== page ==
\Phi_{\rm u}(1)\Phi_{\rm g}(2)]/\sqrt{2}$ is antisymmetric under exchange of the electrons. Thus we may form (only) four orthogonal eigenfunctions that are antisymmetric under exchange:

\Phi_{\rm A}(1,2) = \Phi_{\rm g}(1)\Phi_{\r...
...i_{\rm u}(1)\Phi_{\rm u}(2)]\chi_{1,M_S}(1,2), \\
\end{array} \end{displaymath}

where in $\Phi_{\rm D}$ $M_S$ can take the values 0 and $\pm 1$. It is easy to see that $\Phi_{\rm A}$ and $\Phi_{\rm B}$ are ${^1\Sigma_{\rm g}^+}$ states, while $\Phi_{\rm C}$ is a ${^1\Sigma_{\rm u}^+}$ state and the three $\Phi_{\rm D}$ states are ${^3\Sigma_{\rm u}^+}$ states.

To get a bonding state, we need the two electrons to prefer to be between the two protons. If they both occupy the bonding orbitals of the H$_2^+$ system, and have opposite spins (so that the exclusion principle will not require them to occupy different spatial states), we guess that we should get maximum bonding. Thus we guess that $\Phi_{\rm A}(1,2)$ may a reasonable approximation to the ground state of H$_2$.

We now need to solve the equation

\begin{displaymath}(H - E_s)\Phi_s = [(H_0(1) + H_0(2) + \left( \frac{1}{r_{12}}
+ \frac{1}{R} \right)] \Phi_s = 0

where $H_0$ is given by

\begin{displaymath}H_0(i) = - \frac{1}{2} \nabla_i^2 - \frac{1}{r_{{\rm A}_i}} -
\frac{1}{r_{{\rm B}_i}}.

Using the fact that the individual molecular orbitals are solutions of

\begin{displaymath}H_0(i) \Phi_{\rm g,u} = \left( E_{\rm g,u} -\frac{1}{R} \right) \Phi_{\rm g,u},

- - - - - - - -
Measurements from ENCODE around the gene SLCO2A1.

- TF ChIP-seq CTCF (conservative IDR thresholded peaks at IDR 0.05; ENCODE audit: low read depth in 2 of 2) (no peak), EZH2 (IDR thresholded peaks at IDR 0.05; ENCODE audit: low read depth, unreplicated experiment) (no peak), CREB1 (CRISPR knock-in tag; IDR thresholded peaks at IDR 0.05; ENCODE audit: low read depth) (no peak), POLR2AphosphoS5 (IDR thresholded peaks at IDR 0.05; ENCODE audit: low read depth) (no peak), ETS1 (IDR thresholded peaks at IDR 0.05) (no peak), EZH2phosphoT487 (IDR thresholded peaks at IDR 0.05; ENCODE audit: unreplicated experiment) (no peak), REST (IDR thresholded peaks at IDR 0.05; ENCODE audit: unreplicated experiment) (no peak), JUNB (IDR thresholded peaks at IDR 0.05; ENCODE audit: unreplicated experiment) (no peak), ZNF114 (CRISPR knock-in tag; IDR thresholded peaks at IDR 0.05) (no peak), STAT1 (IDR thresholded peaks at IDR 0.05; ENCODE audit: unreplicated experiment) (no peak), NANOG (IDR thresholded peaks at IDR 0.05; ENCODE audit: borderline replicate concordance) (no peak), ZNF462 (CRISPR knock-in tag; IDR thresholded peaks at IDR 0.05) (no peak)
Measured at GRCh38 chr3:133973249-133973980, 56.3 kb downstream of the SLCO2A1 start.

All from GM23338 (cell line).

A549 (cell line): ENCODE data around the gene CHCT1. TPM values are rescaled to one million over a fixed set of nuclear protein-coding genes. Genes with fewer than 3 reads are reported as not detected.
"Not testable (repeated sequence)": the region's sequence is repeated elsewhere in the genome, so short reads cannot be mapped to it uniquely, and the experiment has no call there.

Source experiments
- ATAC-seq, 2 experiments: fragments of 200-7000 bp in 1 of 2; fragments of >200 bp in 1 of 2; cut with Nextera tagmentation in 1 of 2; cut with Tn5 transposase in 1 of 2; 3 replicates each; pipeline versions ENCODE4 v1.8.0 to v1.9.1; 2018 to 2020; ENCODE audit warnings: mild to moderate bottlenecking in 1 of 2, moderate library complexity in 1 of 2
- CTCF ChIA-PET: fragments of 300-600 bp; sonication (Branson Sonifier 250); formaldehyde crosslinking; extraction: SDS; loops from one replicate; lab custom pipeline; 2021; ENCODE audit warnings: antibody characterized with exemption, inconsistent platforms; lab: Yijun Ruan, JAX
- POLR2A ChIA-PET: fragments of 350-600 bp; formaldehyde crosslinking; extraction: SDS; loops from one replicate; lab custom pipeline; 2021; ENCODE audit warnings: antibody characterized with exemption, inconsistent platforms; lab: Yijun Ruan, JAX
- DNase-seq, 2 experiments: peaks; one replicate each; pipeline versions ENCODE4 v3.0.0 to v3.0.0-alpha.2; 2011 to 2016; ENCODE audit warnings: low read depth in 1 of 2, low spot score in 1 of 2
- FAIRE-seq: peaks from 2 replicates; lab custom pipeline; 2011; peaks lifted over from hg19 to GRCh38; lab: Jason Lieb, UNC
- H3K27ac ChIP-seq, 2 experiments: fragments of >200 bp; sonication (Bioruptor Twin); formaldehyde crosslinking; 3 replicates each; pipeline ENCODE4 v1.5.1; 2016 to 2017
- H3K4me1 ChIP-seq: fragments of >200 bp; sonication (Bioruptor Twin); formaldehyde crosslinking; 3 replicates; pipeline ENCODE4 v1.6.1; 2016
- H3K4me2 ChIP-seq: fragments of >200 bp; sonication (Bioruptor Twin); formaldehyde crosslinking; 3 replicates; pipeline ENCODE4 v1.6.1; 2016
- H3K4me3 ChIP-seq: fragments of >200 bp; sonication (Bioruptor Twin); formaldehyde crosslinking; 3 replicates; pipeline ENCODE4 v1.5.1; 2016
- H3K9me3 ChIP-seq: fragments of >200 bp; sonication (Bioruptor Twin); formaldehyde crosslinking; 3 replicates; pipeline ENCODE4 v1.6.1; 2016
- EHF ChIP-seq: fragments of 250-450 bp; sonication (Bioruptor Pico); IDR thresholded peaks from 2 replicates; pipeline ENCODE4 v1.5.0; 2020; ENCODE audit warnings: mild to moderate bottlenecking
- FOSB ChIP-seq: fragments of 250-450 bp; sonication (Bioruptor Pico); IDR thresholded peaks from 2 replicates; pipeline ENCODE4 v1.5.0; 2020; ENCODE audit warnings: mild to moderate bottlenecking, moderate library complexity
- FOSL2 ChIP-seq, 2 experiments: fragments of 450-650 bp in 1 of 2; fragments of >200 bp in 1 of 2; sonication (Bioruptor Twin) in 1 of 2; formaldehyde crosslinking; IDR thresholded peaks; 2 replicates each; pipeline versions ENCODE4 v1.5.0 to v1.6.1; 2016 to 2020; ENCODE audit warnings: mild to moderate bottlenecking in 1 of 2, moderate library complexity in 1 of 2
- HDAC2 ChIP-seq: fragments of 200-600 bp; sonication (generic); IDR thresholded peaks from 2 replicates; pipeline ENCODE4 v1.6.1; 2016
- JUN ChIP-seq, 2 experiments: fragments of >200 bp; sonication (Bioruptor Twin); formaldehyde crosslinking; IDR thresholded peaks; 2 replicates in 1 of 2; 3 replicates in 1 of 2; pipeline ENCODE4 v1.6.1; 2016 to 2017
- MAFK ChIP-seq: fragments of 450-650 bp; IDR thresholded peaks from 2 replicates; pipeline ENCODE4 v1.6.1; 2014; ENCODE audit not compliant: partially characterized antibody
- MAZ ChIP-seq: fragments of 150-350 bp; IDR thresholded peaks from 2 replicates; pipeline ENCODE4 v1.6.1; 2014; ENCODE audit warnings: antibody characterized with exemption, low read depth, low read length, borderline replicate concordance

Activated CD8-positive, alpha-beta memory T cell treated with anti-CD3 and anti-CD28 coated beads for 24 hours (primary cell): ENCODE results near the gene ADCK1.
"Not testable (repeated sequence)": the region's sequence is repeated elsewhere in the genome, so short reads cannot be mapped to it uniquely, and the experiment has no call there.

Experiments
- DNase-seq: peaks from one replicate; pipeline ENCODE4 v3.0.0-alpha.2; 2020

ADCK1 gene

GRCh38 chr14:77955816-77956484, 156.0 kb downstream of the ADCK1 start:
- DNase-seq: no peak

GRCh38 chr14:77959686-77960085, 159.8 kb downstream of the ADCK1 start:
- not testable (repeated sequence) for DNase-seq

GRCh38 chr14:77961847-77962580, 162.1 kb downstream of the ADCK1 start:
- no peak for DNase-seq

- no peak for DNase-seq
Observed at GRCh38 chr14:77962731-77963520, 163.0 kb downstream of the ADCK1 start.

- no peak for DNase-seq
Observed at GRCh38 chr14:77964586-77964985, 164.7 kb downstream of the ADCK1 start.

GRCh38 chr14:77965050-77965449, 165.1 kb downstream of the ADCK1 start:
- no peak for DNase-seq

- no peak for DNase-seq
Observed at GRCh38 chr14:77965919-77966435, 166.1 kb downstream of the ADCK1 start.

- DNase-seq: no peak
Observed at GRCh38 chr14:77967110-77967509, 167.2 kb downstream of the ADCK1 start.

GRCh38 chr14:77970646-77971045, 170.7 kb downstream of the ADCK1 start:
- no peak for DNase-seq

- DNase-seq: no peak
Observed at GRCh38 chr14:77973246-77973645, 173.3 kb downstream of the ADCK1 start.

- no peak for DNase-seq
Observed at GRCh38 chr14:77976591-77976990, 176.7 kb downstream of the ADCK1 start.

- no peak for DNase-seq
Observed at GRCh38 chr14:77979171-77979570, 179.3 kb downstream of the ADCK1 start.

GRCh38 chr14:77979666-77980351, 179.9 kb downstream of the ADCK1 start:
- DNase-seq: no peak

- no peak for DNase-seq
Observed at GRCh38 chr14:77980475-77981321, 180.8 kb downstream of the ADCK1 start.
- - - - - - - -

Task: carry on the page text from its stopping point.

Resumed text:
one finds that the Rayleigh-Ritz variational functional is given by

\begin{displaymath}E_{\rm A} = 2 E_{\rm g}(R) - \frac{1}{R} + \int {\rm d}{\bf r...
...frac{\vert \Phi_{\rm g}(1) \Phi_{\rm g}(2) \vert^2}

If one uses the approximate LCAO molecular orbitals found above, the binding energy $D_{\rm e}$ is calculated to be 2.68 eV (compared to an accurate value of 4.75 eV), with a computed equilibrium $R_0$ of 0.8 Å, compared to an accurate value of 0.74 Å.

The trial wavefunction that we have used may be written as the sum of two terms,

\begin{displaymath}\Phi_{\rm A} = \Phi_{\rm A}^{\rm cov} + \Phi_{\rm A}^{\rm ion}


\begin{displaymath}\Phi_{\rm A}^{\rm cov} = \frac{1}{2}[\psi_{\rm 1s}(r_{\rm A1}...
...rm 1s}(r_{\rm A2})
\psi_{\rm 1s}(r_{\rm B1})] \chi_{0,0}(1,2)


\begin{displaymath}\Phi_{\rm A}^{\rm ion} = \frac{1}{2}[\psi_{\rm 1s}(r_{\rm A1}...
...m 1s}(r_{\rm B1})
\psi_{\rm 1s}(r_{\rm B2})] \chi_{0,0}(1,2).

$\Phi_{\rm A}^{\rm cov}$ represents the situation in which one electron is associated with each nucleus (a sum of terms in which either electron 1 is measured from nucleus A and electron 2 is measured from nucleus B, or vice versa), while $\Phi_{\rm A}^{\rm ion}$ represents a situation in which both electrons are associated either with nucleus A or with nucleus B. These are two basic limiting forms of the electronic wavefunctions which represent covalent bonding (bonding by electron sharing) and ionic bonding (exchange of electrons and bonding by ionic attraction). In the case of H$_2$, the exact wavefunction has predominantly a covalent character for all values of $R$, but particularly so for large $R$, where the probability that both electrons will be associated with one nucleus is very small, and for small $R$ where the two nuclei are close and so the two electron clouds must largely overlap. Other molecules (e.g. NaCl) have wavefunctions that have a much more nearly ionic character.

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Structure of diatomic molecules